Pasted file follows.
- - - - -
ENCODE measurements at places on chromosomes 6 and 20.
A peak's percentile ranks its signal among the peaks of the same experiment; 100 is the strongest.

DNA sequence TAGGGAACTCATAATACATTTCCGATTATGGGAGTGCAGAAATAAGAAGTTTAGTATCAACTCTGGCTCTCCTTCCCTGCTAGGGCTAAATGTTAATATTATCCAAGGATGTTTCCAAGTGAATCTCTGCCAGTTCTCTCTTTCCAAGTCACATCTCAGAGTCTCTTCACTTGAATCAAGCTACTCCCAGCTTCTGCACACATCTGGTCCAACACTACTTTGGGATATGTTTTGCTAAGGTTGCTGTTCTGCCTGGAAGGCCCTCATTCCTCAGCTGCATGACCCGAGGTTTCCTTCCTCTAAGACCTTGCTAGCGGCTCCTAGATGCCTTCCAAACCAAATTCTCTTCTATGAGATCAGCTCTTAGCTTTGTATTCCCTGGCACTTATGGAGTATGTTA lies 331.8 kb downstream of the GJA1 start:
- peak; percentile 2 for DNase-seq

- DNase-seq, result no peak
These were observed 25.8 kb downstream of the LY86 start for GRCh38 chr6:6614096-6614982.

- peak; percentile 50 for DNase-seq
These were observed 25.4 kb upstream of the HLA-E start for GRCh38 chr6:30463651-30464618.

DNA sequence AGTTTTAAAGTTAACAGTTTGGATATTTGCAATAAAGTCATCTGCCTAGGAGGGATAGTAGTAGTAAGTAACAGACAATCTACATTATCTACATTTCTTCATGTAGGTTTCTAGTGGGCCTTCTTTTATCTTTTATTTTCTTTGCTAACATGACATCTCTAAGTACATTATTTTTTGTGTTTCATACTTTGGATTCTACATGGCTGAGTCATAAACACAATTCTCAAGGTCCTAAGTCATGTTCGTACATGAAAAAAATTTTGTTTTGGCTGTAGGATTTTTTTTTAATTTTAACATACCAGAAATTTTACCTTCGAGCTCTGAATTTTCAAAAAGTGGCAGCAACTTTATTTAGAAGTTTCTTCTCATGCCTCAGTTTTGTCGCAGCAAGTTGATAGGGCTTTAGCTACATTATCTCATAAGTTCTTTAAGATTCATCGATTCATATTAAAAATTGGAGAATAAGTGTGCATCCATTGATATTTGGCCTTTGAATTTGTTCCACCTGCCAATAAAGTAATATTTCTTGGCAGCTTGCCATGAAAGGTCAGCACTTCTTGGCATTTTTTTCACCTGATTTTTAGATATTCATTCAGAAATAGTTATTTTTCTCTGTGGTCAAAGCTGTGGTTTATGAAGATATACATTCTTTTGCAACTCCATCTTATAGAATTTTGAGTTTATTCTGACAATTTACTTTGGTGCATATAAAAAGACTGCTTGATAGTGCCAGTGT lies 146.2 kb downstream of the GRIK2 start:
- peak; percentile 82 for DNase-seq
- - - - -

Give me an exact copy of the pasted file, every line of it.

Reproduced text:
ENCODE measurements at places on chromosomes 6 and 20.
A peak's percentile ranks its signal among the peaks of the same experiment; 100 is the strongest.

DNA sequence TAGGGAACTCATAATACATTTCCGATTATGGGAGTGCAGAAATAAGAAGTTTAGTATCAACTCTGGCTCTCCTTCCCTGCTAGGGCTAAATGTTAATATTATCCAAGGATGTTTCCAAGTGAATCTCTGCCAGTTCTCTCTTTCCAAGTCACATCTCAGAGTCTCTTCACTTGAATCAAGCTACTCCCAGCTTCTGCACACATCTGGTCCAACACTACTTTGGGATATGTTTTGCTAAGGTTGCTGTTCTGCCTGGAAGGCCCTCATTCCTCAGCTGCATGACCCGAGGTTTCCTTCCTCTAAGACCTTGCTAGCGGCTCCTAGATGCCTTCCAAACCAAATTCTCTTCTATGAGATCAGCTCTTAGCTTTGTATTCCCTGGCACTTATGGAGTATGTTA lies 331.8 kb downstream of the GJA1 start:
- peak; percentile 2 for DNase-seq

- DNase-seq, result no peak
These were observed 25.8 kb downstream of the LY86 start for GRCh38 chr6:6614096-6614982.

- peak; percentile 50 for DNase-seq
These were observed 25.4 kb upstream of the HLA-E start for GRCh38 chr6:30463651-30464618.

DNA sequence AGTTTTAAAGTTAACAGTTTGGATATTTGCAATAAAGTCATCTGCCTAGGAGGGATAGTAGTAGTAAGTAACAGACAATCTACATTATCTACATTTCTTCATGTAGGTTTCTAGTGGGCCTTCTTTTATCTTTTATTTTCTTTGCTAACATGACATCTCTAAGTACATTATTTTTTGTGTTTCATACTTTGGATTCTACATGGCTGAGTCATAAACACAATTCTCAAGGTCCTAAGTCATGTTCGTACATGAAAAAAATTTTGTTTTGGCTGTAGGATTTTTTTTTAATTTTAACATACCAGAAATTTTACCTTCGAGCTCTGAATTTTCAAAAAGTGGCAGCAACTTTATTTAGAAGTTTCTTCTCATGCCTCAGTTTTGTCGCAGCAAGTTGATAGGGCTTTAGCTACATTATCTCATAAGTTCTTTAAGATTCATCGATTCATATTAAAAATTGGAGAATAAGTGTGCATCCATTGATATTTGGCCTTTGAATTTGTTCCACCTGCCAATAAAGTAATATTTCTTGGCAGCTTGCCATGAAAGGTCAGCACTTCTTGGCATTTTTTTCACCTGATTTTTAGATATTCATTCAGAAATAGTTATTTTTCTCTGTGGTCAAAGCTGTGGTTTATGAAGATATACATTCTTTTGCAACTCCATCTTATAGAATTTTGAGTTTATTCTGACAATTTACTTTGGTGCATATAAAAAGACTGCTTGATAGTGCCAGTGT lies 146.2 kb downstream of the GRIK2 start:
- peak; percentile 82 for DNase-seq